Martin by HARMAN helps MODE Architectural at Nine Two Nine Office Tower

Wed, 30 Nov 2016 10:55

929 Office Tower atrium

MODE Architectural recently deployed Martin by HARMAN LED fixtures and video processors to create a unique and highly interactive lighting installation in the atrium of the Nine Two Nine Office Tower in Bellevue, Washington. The piece is composed of intersecting LED strips that light up and create patterns in response to real-time traffic and weather data, as well as physical movement within the atrium itself. Designers Bob Bonniol and Pablo Molina selected Martin products for their exceptional reliability, efficiency and world-class technical support.

“The atrium functions as a meeting place for people, with a lot of intersecting and crossing lines,” said Bonniol. “If you look at the navigation charts for airplanes or ships, you’ll see lots of ‘ley lines’, which are the lines of travel between waypoints. Places where ley lines intersect tend to be very powerful places, like Chicago or Hong Kong. I wanted to create an installation for the atrium that could reflect that idea, and I instantly began to think about using Martin’s creative LED products to create intersecting lines of pixels on the wall. We thought it would be a very exciting and interesting piece to look at.”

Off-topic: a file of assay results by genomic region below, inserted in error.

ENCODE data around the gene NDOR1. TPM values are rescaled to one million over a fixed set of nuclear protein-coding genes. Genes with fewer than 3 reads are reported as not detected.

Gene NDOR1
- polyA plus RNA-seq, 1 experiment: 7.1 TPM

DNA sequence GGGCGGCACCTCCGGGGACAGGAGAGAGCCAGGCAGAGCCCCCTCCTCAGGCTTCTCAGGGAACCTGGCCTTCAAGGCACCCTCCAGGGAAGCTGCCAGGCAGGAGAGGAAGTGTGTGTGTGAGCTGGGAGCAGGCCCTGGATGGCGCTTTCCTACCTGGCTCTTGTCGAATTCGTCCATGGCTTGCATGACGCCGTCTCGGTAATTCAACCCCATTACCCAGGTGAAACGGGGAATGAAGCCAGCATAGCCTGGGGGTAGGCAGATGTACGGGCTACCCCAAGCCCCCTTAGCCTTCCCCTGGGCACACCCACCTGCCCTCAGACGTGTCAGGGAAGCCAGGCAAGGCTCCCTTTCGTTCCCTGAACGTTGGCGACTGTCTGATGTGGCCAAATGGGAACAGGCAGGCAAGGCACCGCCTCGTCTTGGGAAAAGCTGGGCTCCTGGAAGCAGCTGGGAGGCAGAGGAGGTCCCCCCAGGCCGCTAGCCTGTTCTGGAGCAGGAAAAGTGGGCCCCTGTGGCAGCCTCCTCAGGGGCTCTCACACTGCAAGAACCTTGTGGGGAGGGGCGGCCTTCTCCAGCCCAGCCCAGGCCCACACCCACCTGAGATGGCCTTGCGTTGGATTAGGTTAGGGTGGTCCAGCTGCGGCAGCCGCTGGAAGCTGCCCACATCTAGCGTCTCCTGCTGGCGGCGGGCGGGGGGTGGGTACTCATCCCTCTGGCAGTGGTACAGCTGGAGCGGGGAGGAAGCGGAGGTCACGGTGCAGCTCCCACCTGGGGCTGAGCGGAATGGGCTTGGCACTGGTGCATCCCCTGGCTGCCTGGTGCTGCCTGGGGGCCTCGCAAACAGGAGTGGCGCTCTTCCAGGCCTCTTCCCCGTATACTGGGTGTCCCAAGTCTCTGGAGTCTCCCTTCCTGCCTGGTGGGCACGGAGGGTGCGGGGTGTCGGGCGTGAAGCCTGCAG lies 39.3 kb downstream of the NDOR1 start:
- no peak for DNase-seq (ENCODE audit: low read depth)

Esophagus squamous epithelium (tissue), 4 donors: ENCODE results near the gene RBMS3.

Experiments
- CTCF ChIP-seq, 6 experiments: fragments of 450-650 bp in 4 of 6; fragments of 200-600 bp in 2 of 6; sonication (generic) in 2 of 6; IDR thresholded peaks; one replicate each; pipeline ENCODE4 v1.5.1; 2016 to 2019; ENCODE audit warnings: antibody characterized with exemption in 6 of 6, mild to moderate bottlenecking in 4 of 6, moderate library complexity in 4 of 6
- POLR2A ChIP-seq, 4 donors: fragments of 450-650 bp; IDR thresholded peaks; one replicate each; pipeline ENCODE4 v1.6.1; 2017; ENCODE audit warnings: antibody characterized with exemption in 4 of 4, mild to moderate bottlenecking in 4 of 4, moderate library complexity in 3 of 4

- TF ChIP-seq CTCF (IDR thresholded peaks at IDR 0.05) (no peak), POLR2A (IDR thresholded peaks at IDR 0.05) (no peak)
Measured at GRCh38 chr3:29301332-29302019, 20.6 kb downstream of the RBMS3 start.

MODE created the piece using custom configurations of several Martin LED products, including dozens of VC-Strip LED video strips cut to custom lengths, a P3 PowerPort 1500 power and data processor with custom coding, and a P3-200 System Controller that enables DVI and SDI signals to be mapped onto the VC-Strips. Lighting systems integrator 4Wall Entertainment collaborated with Martin to manufacture custom extrusions to house the video strips, as well as a custom frosted front filter that makes the light softer and more expressive.

The piece is a permanent installation and is designed to operate continuously for a minimum of 10 years, so reliability was key. The building was also constructed using stringent green environmental standards, so the piece needed to be incredibly energy efficient to maintain its LEED gold building certification.

The sculpture uses the sensing system from Google’s autonomous cars to track people and objects moving through the atrium. The sensing system inputs data to a bespoke system that was created by MODE, which then feeds accurately mapped content to the Martin processor. The system also collects traffic data from the Department of Transportation and weather data from the National Weather Surface. The content on the video strips moves faster when traffic is heavy, and changes direction depending on the wind.

Implementing such an ambitious and innovative design required close collaboration between MODE Architectural and the HARMAN Professional solutions team, who travelled to the site to help with coding and programming the system.